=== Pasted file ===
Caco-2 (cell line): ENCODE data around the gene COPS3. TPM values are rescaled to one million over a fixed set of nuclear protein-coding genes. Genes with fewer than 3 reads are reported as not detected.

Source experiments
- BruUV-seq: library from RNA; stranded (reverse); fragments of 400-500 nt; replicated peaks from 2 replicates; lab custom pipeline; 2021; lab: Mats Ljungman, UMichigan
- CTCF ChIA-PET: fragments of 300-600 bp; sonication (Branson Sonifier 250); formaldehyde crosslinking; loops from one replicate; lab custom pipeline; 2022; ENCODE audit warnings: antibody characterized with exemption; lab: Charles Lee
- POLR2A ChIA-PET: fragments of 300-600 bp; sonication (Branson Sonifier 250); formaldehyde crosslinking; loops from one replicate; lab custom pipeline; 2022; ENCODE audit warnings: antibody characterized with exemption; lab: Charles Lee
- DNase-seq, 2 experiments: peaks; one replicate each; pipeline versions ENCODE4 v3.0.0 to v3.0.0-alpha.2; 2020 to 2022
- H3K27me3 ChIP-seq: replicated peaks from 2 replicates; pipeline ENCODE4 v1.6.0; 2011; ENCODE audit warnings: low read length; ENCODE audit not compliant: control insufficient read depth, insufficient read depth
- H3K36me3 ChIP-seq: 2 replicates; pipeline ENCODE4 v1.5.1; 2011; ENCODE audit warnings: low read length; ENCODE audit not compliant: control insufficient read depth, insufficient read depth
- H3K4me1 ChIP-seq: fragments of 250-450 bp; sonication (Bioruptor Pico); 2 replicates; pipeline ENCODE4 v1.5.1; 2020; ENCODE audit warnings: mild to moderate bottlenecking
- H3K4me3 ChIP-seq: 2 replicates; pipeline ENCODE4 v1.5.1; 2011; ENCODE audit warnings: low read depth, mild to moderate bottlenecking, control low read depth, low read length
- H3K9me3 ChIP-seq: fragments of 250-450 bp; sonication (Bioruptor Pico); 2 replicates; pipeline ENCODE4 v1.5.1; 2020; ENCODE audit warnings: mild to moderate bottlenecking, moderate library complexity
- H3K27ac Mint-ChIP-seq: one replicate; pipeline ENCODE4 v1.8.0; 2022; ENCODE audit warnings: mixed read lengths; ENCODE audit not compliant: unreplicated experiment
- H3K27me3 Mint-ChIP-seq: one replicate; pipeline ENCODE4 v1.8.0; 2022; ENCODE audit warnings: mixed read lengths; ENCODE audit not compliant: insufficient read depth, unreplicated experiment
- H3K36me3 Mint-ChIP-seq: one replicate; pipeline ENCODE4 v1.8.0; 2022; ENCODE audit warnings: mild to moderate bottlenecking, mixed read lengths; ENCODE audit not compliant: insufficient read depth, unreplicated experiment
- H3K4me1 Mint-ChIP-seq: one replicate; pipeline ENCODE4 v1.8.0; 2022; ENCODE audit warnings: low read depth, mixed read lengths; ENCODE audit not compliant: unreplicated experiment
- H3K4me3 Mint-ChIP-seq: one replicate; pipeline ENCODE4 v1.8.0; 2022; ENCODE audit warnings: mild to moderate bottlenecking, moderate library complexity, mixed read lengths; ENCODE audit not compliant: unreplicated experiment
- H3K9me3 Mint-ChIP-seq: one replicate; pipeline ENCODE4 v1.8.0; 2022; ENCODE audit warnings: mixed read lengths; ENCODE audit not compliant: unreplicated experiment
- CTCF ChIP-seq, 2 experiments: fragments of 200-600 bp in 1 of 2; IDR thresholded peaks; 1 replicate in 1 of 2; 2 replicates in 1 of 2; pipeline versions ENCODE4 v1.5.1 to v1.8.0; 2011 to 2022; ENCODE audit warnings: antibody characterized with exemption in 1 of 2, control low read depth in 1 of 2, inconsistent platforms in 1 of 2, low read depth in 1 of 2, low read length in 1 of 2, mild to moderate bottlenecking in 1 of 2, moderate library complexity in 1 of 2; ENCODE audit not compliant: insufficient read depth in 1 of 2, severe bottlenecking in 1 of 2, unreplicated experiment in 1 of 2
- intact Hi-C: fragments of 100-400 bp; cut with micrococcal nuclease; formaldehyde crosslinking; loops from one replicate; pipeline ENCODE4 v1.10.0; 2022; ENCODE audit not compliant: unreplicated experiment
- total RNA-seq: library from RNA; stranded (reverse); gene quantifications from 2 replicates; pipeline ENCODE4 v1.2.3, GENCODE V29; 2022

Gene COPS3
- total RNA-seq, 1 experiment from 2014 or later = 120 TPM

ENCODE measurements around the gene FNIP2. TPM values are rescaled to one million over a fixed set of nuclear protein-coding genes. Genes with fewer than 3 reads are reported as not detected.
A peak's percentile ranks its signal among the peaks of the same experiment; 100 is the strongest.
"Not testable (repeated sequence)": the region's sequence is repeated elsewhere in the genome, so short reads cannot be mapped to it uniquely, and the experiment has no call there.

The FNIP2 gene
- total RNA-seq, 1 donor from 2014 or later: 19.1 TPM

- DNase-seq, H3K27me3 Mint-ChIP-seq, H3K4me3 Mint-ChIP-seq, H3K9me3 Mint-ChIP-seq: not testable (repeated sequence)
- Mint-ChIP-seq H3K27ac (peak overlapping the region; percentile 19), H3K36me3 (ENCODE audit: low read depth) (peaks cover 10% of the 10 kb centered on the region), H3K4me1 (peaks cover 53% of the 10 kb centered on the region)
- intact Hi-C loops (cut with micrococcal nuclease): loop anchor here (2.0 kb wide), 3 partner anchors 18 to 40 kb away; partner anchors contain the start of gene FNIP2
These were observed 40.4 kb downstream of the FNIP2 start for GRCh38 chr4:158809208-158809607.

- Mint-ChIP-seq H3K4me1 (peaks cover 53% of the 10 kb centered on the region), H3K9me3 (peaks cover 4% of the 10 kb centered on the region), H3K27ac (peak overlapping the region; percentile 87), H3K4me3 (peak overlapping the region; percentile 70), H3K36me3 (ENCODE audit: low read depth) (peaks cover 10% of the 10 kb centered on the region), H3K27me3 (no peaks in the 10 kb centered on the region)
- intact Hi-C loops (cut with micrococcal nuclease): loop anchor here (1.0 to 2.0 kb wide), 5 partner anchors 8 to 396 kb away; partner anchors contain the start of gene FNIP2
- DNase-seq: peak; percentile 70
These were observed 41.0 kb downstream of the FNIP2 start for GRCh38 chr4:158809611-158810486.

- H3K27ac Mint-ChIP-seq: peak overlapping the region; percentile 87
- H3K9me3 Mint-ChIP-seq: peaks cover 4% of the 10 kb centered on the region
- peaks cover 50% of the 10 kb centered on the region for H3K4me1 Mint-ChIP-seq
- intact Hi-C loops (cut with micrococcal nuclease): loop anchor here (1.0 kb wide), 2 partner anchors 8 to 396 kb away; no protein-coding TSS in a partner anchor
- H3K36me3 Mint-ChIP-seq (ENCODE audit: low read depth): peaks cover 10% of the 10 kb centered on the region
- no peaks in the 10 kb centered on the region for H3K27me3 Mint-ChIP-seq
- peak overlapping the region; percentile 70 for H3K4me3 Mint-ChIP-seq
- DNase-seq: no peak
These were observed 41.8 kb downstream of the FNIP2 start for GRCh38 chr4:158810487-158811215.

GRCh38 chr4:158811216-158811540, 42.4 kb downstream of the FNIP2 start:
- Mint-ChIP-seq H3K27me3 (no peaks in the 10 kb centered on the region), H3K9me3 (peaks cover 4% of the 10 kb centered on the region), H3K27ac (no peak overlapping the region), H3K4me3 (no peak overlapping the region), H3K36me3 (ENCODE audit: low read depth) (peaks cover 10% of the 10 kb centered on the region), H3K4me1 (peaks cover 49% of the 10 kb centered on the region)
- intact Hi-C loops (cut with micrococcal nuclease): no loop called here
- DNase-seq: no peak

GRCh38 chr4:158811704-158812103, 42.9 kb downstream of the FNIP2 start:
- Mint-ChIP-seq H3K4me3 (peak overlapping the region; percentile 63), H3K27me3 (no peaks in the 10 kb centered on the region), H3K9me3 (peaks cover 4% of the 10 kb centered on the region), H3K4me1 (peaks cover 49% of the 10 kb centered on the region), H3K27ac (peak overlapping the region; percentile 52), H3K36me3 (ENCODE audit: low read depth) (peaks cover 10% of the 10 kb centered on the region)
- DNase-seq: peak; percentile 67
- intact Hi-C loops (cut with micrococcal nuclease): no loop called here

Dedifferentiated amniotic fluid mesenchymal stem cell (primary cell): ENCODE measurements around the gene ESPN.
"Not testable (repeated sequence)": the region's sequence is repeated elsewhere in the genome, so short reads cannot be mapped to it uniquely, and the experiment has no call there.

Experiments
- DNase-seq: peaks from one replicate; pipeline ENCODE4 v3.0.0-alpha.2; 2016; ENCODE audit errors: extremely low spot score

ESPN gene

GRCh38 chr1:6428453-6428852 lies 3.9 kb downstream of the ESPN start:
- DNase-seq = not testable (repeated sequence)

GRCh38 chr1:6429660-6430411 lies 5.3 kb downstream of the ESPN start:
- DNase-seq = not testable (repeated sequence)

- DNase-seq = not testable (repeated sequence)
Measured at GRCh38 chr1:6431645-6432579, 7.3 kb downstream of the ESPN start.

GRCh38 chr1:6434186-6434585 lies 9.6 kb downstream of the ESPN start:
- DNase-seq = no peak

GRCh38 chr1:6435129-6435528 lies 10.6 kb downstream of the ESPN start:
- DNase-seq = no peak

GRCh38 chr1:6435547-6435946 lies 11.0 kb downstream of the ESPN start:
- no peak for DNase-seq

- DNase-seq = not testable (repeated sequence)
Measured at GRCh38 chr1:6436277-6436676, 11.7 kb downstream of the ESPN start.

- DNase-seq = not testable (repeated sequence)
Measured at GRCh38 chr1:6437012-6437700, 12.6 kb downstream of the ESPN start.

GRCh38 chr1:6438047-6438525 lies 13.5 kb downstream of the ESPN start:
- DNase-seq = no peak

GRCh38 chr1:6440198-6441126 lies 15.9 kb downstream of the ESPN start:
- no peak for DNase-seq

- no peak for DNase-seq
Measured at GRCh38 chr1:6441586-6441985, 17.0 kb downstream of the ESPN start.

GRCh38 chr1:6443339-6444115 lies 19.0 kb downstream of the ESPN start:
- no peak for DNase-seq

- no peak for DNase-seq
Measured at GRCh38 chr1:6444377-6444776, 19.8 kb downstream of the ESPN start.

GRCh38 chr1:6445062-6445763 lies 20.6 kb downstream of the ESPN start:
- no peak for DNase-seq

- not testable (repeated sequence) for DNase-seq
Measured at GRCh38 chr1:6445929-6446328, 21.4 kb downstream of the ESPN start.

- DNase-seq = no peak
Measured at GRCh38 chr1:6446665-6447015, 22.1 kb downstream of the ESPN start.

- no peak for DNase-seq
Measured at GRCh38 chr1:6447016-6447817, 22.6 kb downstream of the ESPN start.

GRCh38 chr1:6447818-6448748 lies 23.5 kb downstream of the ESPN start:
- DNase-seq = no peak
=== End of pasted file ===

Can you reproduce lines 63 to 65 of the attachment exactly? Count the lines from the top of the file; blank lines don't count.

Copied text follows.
Measured at GRCh38 chr1:6431645-6432579, 7.3 kb downstream of the ESPN start.

GRCh38 chr1:6434186-6434585 lies 9.6 kb downstream of the ESPN start:
- DNase-seq = no peak